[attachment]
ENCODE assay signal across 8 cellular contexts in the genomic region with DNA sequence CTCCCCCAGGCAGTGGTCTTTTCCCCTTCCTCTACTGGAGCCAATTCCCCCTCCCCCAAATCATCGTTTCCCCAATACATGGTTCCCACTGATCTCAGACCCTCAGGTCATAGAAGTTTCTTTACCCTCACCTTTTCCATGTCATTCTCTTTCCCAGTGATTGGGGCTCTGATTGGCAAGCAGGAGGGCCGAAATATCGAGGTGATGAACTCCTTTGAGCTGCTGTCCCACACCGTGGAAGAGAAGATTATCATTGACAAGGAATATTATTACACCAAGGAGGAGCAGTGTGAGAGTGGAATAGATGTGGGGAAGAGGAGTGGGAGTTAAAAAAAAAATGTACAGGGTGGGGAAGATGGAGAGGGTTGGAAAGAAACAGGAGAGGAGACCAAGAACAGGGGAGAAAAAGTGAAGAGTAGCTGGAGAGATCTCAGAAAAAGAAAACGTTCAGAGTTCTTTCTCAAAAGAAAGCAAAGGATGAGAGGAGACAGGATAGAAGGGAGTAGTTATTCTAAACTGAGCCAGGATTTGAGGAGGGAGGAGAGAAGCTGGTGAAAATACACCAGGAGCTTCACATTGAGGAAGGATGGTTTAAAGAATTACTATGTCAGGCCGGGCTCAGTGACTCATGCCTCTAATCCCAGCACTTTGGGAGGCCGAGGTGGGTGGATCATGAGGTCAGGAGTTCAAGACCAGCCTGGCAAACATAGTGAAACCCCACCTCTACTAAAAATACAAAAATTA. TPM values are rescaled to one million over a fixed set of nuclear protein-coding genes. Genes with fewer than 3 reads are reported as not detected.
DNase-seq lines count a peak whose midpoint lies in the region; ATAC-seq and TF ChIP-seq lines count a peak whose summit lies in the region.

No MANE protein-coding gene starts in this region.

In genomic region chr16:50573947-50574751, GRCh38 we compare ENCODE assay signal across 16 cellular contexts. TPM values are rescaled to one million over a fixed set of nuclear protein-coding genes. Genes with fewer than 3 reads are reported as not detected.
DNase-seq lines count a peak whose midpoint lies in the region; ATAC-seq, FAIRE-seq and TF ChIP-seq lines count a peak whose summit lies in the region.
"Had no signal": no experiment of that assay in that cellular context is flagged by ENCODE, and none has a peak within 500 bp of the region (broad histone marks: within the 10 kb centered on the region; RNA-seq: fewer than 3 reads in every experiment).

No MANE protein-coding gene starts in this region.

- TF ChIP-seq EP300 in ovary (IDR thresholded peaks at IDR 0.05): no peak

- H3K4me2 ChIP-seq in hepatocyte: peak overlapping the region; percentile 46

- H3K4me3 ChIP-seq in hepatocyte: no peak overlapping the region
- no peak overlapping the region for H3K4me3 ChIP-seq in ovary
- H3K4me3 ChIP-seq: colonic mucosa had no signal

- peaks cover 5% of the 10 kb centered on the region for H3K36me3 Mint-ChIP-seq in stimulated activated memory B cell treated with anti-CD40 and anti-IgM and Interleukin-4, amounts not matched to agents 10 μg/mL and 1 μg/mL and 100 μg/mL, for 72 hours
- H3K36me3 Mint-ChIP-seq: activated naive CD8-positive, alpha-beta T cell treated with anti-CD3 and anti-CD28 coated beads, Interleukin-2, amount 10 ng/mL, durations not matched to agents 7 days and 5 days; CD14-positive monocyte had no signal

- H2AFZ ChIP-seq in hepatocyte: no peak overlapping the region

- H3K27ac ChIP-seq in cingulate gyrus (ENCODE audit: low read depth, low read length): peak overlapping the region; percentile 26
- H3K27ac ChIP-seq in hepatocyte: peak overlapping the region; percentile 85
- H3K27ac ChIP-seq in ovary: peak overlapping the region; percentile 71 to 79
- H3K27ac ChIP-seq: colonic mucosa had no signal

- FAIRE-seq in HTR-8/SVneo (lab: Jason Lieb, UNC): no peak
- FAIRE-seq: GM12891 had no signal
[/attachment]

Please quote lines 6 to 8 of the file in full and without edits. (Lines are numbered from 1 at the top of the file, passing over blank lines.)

"Had no signal": no experiment of that assay in that cellular context is flagged by ENCODE, and none has a peak within 500 bp of the region (broad histone marks: within the 10 kb centered on the region; RNA-seq: fewer than 3 reads in every experiment).

No MANE protein-coding gene starts in this region.

- TF ChIP-seq EP300 in ovary (IDR thresholded peaks at IDR 0.05): no peak